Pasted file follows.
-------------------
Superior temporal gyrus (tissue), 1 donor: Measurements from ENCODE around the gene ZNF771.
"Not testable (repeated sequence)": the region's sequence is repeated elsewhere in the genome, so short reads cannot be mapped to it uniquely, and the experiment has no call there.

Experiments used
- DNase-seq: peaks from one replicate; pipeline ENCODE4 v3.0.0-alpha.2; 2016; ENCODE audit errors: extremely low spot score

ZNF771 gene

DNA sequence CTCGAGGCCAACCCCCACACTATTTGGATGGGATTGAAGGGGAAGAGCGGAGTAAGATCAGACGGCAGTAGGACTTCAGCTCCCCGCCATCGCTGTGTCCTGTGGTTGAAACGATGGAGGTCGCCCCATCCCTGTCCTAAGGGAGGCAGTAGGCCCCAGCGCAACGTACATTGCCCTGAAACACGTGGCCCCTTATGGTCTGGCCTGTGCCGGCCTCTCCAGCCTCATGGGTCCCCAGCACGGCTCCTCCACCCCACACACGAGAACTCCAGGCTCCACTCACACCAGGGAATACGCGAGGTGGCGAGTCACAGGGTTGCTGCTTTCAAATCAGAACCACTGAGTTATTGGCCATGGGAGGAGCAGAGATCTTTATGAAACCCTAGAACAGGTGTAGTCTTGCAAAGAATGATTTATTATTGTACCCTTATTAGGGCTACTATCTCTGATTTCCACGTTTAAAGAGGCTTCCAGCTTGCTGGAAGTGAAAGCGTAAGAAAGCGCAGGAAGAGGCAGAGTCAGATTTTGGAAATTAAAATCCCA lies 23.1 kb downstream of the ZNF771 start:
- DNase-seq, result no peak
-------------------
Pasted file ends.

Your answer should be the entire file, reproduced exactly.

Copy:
Superior temporal gyrus (tissue), 1 donor: Measurements from ENCODE around the gene ZNF771.
"Not testable (repeated sequence)": the region's sequence is repeated elsewhere in the genome, so short reads cannot be mapped to it uniquely, and the experiment has no call there.

Experiments used
- DNase-seq: peaks from one replicate; pipeline ENCODE4 v3.0.0-alpha.2; 2016; ENCODE audit errors: extremely low spot score

ZNF771 gene

DNA sequence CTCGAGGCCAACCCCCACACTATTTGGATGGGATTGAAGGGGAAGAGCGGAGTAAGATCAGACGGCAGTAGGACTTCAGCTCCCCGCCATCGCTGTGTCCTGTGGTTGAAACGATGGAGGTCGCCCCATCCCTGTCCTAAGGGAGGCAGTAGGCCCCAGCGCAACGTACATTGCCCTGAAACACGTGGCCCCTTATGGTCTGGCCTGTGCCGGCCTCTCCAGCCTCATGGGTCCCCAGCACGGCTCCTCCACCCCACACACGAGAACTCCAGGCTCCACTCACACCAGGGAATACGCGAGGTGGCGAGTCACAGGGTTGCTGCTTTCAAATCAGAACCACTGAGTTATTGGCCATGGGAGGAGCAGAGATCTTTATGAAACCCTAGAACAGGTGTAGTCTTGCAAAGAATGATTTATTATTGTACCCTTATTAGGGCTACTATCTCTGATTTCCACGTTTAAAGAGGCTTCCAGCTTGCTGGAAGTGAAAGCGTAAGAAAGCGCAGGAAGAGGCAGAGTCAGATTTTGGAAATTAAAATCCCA lies 23.1 kb downstream of the ZNF771 start:
- DNase-seq, result no peak